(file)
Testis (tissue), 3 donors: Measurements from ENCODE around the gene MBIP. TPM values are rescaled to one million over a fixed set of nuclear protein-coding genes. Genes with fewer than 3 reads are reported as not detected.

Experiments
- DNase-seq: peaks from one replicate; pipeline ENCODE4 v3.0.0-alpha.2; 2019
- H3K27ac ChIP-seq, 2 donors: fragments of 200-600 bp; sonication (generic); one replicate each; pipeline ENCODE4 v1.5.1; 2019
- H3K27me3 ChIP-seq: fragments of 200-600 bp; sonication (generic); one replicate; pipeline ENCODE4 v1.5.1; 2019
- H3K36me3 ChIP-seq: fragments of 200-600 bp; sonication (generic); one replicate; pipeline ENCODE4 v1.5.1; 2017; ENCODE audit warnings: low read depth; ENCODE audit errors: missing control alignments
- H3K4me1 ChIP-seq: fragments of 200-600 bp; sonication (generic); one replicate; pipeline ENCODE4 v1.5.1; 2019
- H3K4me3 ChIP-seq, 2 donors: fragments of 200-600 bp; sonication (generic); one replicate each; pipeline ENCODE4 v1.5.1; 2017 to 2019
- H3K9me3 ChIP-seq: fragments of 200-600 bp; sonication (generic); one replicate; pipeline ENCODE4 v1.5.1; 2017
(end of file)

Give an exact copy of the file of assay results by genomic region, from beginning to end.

Testis (tissue), 3 donors: Measurements from ENCODE around the gene MBIP. TPM values are rescaled to one million over a fixed set of nuclear protein-coding genes. Genes with fewer than 3 reads are reported as not detected.

Experiments
- DNase-seq: peaks from one replicate; pipeline ENCODE4 v3.0.0-alpha.2; 2019
- H3K27ac ChIP-seq, 2 donors: fragments of 200-600 bp; sonication (generic); one replicate each; pipeline ENCODE4 v1.5.1; 2019
- H3K27me3 ChIP-seq: fragments of 200-600 bp; sonication (generic); one replicate; pipeline ENCODE4 v1.5.1; 2019
- H3K36me3 ChIP-seq: fragments of 200-600 bp; sonication (generic); one replicate; pipeline ENCODE4 v1.5.1; 2017; ENCODE audit warnings: low read depth; ENCODE audit errors: missing control alignments
- H3K4me1 ChIP-seq: fragments of 200-600 bp; sonication (generic); one replicate; pipeline ENCODE4 v1.5.1; 2019
- H3K4me3 ChIP-seq, 2 donors: fragments of 200-600 bp; sonication (generic); one replicate each; pipeline ENCODE4 v1.5.1; 2017 to 2019
- H3K9me3 ChIP-seq: fragments of 200-600 bp; sonication (generic); one replicate; pipeline ENCODE4 v1.5.1; 2017